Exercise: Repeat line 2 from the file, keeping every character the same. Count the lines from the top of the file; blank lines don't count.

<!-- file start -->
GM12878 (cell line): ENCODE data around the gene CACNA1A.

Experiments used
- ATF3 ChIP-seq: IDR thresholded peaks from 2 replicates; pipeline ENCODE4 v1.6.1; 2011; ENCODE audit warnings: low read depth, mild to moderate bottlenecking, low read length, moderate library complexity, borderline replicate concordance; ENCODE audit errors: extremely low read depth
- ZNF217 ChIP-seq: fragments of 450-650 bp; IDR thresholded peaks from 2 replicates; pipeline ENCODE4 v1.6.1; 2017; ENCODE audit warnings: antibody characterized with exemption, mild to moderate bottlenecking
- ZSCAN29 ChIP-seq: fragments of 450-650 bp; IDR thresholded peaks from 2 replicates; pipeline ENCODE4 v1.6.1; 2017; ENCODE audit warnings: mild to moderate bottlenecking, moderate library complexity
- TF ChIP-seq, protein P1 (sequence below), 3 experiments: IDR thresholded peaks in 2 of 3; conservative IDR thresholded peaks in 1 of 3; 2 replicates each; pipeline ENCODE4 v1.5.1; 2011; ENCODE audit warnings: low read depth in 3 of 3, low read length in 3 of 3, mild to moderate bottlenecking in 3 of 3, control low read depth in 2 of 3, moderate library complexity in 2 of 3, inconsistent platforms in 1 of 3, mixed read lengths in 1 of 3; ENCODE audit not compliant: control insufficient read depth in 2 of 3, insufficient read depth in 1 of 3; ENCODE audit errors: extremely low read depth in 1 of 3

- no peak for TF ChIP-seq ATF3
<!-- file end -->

Experiments used